adultery: Christian marriage is for life. I totally agree with the Roman Catholics that the word "porneia" in context in Matthew 5:32 simply cannot mean post marital adultery, because of its context, it refers to fornication, a premarital sin, such as a woman saying she is a virgin and before consummation, on the marriage bed after the wedding ceremony, she is seen not to be and confesses. 

my theological conclusion (warning to refrain from sin) :

War: everyone who unrepentantly kills in wars will be damned. Killing in wars is a "work of the flesh". The belief in killing in wars is heresy.

Adultery: Christian marriage is for life. Even adultery does not break the marriage bond. Second marriage is such circumstances is adultery. All unrepentant adulterers will be damned.

Romans 13: - God will use unbelievers in society to stop drunken riots etc, as a lesser of two undesirable situations, in comparison to the anarchy before the Flood of Noah. 

Orthodox Theology:

indistinct theology:

The underlying question here is - Can a church maintain its theological credibility, and claim to authority,  if it adopts the callow and green standpoint of simply making no proper and clear stance on issues as massively serious and important as the subjects of murder and adultery? And the definition of "a work of the flesh".

I hope the Roman Catholics will agree with me that, the Orthodox view - that they can adopt an indistinct theology on these kind of things, and on what mortal sin is - is puerile, lacking in moral fiber, gives a very bad example, and exposes them as men without biblical authority.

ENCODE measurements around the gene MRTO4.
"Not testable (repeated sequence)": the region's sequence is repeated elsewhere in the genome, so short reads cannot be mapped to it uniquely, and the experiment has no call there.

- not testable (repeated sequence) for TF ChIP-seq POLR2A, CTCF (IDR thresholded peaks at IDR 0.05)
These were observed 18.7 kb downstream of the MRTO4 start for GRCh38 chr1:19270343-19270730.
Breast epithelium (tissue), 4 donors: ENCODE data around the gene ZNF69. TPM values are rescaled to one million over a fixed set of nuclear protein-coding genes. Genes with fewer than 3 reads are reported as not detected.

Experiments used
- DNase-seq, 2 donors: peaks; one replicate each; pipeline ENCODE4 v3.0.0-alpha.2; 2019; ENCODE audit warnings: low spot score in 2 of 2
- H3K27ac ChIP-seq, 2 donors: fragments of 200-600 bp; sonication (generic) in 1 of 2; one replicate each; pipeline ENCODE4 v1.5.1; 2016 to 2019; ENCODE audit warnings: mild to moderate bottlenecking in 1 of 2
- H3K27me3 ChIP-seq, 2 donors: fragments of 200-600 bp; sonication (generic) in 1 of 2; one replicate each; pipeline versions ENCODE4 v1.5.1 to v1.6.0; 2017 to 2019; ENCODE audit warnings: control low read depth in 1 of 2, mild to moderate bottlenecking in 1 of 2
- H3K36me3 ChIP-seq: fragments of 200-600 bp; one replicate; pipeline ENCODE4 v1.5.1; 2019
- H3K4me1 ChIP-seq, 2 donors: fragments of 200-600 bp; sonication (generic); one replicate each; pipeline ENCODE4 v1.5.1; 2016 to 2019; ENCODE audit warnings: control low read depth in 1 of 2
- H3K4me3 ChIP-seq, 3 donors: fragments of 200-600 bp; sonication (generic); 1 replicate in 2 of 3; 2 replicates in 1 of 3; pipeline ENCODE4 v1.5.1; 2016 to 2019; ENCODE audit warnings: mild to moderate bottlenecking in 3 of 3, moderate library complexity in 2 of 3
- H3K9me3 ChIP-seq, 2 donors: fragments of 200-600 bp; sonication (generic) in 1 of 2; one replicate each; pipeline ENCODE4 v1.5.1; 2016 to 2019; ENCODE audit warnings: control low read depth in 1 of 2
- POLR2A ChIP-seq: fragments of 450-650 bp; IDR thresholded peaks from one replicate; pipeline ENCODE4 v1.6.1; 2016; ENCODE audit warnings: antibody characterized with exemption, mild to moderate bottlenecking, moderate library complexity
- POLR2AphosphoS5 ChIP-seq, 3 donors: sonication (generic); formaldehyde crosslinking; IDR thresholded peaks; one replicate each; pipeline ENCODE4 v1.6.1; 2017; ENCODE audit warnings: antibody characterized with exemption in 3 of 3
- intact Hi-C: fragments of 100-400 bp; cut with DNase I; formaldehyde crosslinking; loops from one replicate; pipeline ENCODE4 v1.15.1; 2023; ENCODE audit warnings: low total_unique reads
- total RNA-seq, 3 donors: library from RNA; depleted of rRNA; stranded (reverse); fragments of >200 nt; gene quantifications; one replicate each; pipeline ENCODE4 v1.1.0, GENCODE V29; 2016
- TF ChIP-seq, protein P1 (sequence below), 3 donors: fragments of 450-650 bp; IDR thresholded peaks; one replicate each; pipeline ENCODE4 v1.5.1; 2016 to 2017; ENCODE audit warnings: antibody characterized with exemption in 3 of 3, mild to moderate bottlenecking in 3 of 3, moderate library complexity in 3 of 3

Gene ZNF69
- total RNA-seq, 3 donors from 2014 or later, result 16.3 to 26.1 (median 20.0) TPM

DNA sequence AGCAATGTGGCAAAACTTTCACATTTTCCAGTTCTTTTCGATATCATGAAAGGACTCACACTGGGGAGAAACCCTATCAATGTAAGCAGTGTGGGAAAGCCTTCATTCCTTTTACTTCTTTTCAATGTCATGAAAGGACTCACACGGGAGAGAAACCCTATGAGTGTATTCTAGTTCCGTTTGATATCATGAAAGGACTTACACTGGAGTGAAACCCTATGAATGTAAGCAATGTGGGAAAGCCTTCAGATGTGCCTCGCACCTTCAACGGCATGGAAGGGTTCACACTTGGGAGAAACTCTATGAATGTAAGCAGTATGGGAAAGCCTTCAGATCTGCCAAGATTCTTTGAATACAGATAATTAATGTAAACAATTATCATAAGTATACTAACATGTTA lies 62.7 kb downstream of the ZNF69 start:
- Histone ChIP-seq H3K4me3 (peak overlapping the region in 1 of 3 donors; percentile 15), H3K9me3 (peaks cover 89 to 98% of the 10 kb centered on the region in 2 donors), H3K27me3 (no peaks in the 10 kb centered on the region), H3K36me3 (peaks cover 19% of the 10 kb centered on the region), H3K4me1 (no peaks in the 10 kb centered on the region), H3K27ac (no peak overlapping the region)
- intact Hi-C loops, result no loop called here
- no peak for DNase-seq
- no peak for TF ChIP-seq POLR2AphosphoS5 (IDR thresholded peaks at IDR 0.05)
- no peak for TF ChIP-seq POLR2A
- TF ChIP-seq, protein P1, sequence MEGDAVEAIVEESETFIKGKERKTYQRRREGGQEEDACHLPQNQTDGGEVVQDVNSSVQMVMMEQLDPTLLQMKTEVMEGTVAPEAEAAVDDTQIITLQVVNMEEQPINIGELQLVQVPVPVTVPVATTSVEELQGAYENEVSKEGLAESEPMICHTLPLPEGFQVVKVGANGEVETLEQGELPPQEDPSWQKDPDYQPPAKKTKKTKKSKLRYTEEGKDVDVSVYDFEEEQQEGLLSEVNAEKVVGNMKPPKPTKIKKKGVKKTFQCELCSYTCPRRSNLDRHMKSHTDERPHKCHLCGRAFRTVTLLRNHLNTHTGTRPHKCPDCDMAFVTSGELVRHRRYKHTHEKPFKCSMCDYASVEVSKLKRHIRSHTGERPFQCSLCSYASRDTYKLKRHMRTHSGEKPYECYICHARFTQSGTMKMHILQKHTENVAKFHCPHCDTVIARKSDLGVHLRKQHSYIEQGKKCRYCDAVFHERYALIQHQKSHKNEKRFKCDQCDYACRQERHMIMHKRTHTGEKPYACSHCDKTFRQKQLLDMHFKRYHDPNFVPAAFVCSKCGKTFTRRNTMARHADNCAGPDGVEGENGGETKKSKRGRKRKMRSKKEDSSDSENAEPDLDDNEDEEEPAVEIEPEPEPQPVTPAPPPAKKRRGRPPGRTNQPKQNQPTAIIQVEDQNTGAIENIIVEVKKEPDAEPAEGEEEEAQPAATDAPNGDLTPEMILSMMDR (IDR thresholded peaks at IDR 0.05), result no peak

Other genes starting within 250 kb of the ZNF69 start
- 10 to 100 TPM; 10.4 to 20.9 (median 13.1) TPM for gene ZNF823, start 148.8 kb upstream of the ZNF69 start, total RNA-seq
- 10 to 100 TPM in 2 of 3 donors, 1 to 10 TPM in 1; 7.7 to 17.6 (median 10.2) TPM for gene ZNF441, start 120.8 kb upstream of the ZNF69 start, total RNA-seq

I will try to prove, that the rambling and indistinct theology on this subject by Orthodox theologians, bishops and priests hides an underlying sin of a form of the Antinomian heresy. And when I say "hides" I really do mean they are trying to disguise the fact that, unlike Roman Catholics, they naively and stupidly think that it is an attribute of a bishop or a priest to keep saying "we reserve judgement on that" on the eternal destiny of people unrepentantly living in long term sin.

 

One reason for this is a massive difference in the Roman Catholic and the Eastern Orthodox approach to theology. Where Catholics seek to defend error by entrenching themselves, standing firm, and explaining it away, the Orthodox have an entirely different approach to their false doctrines - they are oxymoronic in theology, they constantly seduce people into doublethink, and to do that you must have an underlying trend of never making the eternal destiny of those in sin clear.